Thursday, 18 December 2008

Bertin Ratings May be Cut by Moody's; Weak Exports, Rising Costs Seen Hampering Profits, Debt Metrics

Yesterday, Moody's analysts Soummo Mukherjee and Alex Carpenter said in a note that Bracol Holdings (the owner of Bertin, the Brazilian meat packer) may be downgraded. The rating agency changed its outlook on the Ba3 rating (junk) to negative from stable. 

The analysts said that the decision reflects Moody's view that operating margins may narrow and debt metrics may worsen as a consequence of high cattle prices (which pushes costs higher), and the potential global recession that will hinder exports in key markets. 

The move indicates that rating agencies will be quicker this year and next to change their ratings on Latin American companies. During last year and most of 2008, rating agencies awarded more upgrades than downgrades to Latin companies, and in general their comments at the start of the crisis tended to be bullish (that the region was entering this crisis in better shape, with better fundamentals, etc.) They have slowly been changing their opinions. It wouldn't be surprising if some change in Petrobras ratings is underway. Anyways, most analysts remain bullish on Latin corporate debt -- the Brazilian government for instance is preparing emergency credit lines for companies with debt denominated in foreign currency to refinance or make payments along 2009. Repayment risks are limited; perhaps the issue that deserves more attention is the way management will deal with the crisis (whether they will scrap expansion, freeze purchases, close idle plants and fire staff.) That will be key for future prices for regional corporate debt.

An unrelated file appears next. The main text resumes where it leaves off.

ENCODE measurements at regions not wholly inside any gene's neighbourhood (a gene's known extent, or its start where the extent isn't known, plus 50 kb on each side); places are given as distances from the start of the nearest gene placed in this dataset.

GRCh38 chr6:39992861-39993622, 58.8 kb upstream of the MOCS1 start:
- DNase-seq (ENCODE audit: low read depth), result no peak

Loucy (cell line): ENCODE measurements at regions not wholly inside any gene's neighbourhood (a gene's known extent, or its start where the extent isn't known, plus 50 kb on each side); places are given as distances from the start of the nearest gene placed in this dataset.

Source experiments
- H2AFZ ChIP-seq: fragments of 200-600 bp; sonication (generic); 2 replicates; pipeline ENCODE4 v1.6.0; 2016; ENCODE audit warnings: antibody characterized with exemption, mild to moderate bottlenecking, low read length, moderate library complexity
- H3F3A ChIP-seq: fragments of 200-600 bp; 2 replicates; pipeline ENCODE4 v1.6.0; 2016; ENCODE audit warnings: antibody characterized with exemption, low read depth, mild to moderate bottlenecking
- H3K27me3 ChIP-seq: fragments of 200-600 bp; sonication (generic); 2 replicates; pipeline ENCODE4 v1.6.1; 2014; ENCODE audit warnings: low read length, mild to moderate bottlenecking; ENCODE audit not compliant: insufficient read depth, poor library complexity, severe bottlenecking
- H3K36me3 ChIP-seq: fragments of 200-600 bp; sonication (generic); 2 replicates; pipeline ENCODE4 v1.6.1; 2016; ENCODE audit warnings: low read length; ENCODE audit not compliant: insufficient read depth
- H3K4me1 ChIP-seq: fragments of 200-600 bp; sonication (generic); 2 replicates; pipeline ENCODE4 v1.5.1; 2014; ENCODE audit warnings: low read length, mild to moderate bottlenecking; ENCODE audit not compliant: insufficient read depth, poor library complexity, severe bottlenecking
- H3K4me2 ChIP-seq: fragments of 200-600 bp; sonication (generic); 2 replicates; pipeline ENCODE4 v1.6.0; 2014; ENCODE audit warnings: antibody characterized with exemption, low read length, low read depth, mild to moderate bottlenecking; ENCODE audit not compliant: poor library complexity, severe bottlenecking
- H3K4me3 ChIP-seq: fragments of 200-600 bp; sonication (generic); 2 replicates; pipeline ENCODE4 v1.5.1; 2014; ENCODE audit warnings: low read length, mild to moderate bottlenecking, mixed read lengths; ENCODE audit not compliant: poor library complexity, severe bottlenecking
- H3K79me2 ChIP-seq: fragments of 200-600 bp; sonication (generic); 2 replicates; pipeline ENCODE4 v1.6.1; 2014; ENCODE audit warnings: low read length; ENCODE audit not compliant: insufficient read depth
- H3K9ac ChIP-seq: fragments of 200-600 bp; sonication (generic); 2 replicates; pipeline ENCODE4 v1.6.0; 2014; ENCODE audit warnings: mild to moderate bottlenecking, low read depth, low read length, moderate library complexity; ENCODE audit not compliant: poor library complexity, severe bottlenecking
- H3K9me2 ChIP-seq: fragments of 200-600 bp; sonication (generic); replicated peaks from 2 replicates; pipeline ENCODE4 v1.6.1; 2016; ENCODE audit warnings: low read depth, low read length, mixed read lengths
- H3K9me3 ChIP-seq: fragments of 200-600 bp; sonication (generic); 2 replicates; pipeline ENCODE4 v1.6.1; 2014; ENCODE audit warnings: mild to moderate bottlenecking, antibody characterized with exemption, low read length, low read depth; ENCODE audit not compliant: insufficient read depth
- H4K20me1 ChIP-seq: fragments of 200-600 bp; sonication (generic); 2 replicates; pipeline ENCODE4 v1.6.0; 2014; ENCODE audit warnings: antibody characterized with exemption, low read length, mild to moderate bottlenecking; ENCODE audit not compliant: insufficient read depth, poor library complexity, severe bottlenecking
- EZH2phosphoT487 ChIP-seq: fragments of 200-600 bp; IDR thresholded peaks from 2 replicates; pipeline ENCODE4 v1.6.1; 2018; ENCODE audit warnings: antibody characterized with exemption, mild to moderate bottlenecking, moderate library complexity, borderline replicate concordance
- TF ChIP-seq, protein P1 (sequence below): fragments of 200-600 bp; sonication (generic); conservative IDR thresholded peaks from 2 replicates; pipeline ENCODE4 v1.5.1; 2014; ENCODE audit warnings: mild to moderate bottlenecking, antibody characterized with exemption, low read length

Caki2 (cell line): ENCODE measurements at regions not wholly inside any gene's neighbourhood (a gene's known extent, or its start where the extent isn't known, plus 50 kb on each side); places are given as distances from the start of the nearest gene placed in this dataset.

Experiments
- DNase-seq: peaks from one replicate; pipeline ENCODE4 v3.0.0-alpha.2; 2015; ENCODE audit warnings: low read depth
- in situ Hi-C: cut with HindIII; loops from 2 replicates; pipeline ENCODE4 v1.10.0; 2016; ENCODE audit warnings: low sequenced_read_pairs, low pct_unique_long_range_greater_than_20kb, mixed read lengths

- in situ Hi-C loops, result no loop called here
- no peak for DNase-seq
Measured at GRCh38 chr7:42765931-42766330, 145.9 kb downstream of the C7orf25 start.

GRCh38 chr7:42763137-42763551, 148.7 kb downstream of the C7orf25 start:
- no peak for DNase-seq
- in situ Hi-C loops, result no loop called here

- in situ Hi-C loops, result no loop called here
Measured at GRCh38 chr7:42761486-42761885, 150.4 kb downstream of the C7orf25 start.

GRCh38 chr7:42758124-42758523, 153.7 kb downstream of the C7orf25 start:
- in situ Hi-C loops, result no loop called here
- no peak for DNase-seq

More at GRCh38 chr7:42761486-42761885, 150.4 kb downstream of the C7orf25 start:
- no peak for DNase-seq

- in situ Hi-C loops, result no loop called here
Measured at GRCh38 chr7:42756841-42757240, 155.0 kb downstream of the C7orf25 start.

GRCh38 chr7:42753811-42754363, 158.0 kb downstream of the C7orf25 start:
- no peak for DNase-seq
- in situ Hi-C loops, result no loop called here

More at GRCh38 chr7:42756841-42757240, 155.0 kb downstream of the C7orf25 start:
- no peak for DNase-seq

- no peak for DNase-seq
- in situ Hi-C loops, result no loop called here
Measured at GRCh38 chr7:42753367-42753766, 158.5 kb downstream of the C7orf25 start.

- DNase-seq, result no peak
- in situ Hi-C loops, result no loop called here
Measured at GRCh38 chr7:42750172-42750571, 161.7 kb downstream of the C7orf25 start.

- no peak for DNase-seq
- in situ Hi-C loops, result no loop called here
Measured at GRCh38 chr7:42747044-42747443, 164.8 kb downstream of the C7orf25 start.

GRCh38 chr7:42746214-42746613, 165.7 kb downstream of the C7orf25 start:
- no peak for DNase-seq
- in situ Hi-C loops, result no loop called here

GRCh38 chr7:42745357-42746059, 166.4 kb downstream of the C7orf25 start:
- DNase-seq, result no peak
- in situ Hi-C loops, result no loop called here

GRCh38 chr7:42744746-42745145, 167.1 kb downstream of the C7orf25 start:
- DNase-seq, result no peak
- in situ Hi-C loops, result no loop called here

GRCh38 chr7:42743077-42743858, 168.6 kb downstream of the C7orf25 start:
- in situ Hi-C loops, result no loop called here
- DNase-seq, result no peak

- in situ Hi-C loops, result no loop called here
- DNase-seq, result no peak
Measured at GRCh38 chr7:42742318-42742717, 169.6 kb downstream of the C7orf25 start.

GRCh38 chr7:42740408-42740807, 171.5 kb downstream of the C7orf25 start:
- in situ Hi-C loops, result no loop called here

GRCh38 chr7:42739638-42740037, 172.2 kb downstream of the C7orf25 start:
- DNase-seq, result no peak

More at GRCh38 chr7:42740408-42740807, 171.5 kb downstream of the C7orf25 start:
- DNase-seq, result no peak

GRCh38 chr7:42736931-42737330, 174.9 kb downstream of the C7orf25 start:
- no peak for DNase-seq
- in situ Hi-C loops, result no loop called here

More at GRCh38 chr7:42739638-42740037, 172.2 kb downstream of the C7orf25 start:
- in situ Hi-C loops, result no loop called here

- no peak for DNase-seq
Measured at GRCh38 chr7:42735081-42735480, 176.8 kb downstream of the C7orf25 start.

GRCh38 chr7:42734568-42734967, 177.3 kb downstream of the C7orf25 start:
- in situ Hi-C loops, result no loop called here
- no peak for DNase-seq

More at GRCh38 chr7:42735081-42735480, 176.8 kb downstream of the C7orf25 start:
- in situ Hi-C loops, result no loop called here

No comments:

Post a Comment